When my Eldest Little Man was younger, he was the “Move First, Think Second” kind of kid – as most little kids are. And some big kids, come to think of it. But anyway…
Eldest Little Man was wild, energetic and loud. His imagination knew no boundaries. He always had ripped knees, holey shoes and muddy hands. You get used to it, as a mother. You still roll your eyes and grumble about having to buy new clothes again, but you get used to it.
Eldest Little Man was the kid who arrived at his karate class, ran continuous laps around the dojo, took the class (while being reminded often to stay still and listen), played several games of tag at the end, then fidgeted and jibber jabbered all the way home. He had enough energy to power a small village. So naturally I thought he’d have no problem playing rugby when he asked. I thought it’d be great for him, to make friends with other energetic boys, and to have a bit of an outlet.
But as any mother would, I worried. I worried he’d hurt himself, or someone else. I worried he’d get a cut or scrape or – god forbid – a broken bone. This wasn’t just at rugby either. This was when he climbed trees, or rode a bike, or played (as children tend to do when they’re children). I was forever telling him to “be careful,” or “slow down,” or “watch out!”
Without realising (but with the best of intentions), I became the voice of doubt in his head. I became the voice who told him he couldn’t do things.
At rugby, he would run after the opposing team, catch up to them, but wouldn’t make a tackle. He wouldn’t go for the ball in case he got tackled. He didn’t want to get hurt or hurt anyone else, and spent most of the game dancing around the edge of the field (sometimes figuratively, sometimes literally dancing). Because he wasn’t involving himself in the game, he got bored, he struggled to make friends, and he didn’t have fun. He would go through an entire game without getting dirty, without getting a speck of mud on him. A clean uniform would go into my washing machine, week after week.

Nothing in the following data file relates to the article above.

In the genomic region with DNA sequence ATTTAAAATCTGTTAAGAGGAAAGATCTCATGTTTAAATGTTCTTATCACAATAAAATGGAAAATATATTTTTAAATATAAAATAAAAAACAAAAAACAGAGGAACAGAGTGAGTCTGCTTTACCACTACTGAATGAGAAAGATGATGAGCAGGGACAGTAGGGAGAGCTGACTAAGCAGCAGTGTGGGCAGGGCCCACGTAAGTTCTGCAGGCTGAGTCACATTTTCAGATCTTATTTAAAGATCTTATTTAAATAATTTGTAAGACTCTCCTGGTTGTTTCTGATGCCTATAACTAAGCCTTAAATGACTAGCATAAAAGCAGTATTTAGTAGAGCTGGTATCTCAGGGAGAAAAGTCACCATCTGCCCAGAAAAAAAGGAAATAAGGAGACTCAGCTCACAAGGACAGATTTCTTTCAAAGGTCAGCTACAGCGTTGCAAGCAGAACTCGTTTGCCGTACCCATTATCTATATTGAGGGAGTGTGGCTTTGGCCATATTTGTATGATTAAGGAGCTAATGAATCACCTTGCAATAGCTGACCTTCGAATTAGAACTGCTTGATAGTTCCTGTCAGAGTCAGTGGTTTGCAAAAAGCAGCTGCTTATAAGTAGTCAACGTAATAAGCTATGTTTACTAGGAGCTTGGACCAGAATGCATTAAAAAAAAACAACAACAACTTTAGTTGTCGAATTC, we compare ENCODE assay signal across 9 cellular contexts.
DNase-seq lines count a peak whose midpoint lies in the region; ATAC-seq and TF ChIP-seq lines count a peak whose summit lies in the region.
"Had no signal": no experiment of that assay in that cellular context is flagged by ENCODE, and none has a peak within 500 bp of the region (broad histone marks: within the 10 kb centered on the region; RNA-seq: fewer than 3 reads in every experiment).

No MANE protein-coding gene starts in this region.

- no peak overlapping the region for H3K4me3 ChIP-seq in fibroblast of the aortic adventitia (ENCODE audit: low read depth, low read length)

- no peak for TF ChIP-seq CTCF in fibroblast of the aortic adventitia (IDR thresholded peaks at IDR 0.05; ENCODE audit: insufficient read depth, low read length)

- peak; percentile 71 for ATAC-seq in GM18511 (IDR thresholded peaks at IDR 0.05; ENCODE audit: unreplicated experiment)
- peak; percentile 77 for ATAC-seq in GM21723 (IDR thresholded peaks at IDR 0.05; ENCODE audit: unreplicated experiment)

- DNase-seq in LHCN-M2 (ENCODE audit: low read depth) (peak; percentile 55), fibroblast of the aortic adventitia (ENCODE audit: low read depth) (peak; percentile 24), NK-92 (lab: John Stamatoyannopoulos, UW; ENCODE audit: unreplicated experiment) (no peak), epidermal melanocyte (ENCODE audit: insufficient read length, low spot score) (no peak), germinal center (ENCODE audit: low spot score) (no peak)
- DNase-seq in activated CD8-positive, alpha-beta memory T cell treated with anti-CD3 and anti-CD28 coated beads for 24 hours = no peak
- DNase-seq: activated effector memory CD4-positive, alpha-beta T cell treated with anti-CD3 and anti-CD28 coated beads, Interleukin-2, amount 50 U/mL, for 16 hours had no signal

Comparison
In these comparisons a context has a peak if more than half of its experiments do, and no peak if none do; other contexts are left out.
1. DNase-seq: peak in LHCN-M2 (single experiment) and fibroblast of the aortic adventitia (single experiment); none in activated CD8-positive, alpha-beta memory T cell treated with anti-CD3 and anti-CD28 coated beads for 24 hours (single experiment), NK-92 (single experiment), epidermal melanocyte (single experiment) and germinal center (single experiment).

The fear got in the way of the fun.
I know that I’ve let fear get in the way of happiness before, and so I’m taking steps to overcome that fear. I’ve decided to choose life and happiness instead – and I want that for my kids, too.
Of course, as mothers it’s our job to care for our children. To look out for them and look after them. But it’s also our job to nurture their potential and allow them to grow into the people they were always meant to be. I didn’t mean to stifle my son’s spirit, or his personality. I didn’t mean to remove the “free” part of his carefree nature. But I did. Luckily, though, I realised (eventually) that I was overprotecting him, that I was hindering him.
I remember the exact moment the penny dropped, when I realised the effect I was having on him. We were at a skate park and Eldest Little Man was riding around on his bike, having a great time. He was about to go over a little bump, and before I could filter myself, I yelled, “be careful, you don’t want to fall!” And he stopped in his tracks, and said he didn’t want to ride his bike anymore. He didn’t want to attempt riding over that bump in case he fell.
That moment rocked me. Was that the lesson I wanted to teach my child? To not attempt things that are hard or difficult or new? To not take any risks? That it’s not OK to fail?
Those lessons are, in fact, the exact opposite of what I want to teach my kids. That’s not the style of parent I want to be, or the childhood I want them to have. I want my kids to have enough confidence in themselves and enough self esteem to give anything a try, and to be OK with failing every now and then. So I started changing the way I talked to him.
Instead of constantly telling him to be careful, or to slow down, I’ve started making sure I encourage him to climb higher and run faster as well. I have to consciously bite my tongue while he’s playing, and try and hide my own fear (because they can sense it, I swear!) and put on a brave face. I haven’t completely stopped telling him to be careful, because sometimes he does need to be careful; I’ve just changed the frequency a hell of a lot. And you know what? He’s survived thus far. He seems to have a lot more fun these days, and is a lot more willing to try new things. It’s like the old him is back; the real him.
Now he rides his bike again, he tries new things, and he’s starting to have a decent crack at rugby. He comes away from his games buzzing – and muddy.
So why do I love washing my son’s dirty clothes? Because it’s a sense of triumph, that I overcame my own crap enough to let him be a kid. Because it’s a sign he’s having fun. Because it shows that he’s heading back to his wild self. Because muddy clothes are a childhood badge of honour.
What do you want for your kids’ childhood? Let me know below or on the Facebook page.